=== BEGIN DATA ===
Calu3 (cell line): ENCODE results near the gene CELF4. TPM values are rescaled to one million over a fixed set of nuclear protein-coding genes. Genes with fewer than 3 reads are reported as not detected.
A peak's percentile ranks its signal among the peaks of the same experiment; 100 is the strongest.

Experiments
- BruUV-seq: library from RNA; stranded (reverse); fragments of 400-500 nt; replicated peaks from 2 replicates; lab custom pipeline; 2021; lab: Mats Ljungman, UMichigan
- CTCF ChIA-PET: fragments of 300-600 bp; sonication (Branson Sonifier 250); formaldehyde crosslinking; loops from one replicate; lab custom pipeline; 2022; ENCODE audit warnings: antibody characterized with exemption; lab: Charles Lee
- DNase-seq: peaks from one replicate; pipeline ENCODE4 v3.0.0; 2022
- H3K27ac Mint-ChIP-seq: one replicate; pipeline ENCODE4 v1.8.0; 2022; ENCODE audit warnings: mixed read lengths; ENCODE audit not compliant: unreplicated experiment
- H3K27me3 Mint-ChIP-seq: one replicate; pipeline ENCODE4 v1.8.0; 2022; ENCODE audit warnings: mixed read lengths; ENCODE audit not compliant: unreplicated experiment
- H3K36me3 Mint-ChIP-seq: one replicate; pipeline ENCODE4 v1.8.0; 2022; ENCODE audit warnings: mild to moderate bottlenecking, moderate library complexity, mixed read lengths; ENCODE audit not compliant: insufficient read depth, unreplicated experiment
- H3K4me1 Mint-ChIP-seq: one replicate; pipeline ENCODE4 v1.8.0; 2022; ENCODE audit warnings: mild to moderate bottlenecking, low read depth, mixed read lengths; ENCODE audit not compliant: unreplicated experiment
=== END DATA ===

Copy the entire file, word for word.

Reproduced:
Calu3 (cell line): ENCODE results near the gene CELF4. TPM values are rescaled to one million over a fixed set of nuclear protein-coding genes. Genes with fewer than 3 reads are reported as not detected.
A peak's percentile ranks its signal among the peaks of the same experiment; 100 is the strongest.

Experiments
- BruUV-seq: library from RNA; stranded (reverse); fragments of 400-500 nt; replicated peaks from 2 replicates; lab custom pipeline; 2021; lab: Mats Ljungman, UMichigan
- CTCF ChIA-PET: fragments of 300-600 bp; sonication (Branson Sonifier 250); formaldehyde crosslinking; loops from one replicate; lab custom pipeline; 2022; ENCODE audit warnings: antibody characterized with exemption; lab: Charles Lee
- DNase-seq: peaks from one replicate; pipeline ENCODE4 v3.0.0; 2022
- H3K27ac Mint-ChIP-seq: one replicate; pipeline ENCODE4 v1.8.0; 2022; ENCODE audit warnings: mixed read lengths; ENCODE audit not compliant: unreplicated experiment
- H3K27me3 Mint-ChIP-seq: one replicate; pipeline ENCODE4 v1.8.0; 2022; ENCODE audit warnings: mixed read lengths; ENCODE audit not compliant: unreplicated experiment
- H3K36me3 Mint-ChIP-seq: one replicate; pipeline ENCODE4 v1.8.0; 2022; ENCODE audit warnings: mild to moderate bottlenecking, moderate library complexity, mixed read lengths; ENCODE audit not compliant: insufficient read depth, unreplicated experiment
- H3K4me1 Mint-ChIP-seq: one replicate; pipeline ENCODE4 v1.8.0; 2022; ENCODE audit warnings: mild to moderate bottlenecking, low read depth, mixed read lengths; ENCODE audit not compliant: unreplicated experiment